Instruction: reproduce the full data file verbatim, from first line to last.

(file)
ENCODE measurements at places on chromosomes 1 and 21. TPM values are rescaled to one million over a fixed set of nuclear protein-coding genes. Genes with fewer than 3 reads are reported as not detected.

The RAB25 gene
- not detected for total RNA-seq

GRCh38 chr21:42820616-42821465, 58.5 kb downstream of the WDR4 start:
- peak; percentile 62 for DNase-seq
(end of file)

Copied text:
ENCODE measurements at places on chromosomes 1 and 21. TPM values are rescaled to one million over a fixed set of nuclear protein-coding genes. Genes with fewer than 3 reads are reported as not detected.

The RAB25 gene
- not detected for total RNA-seq

GRCh38 chr21:42820616-42821465, 58.5 kb downstream of the WDR4 start:
- peak; percentile 62 for DNase-seq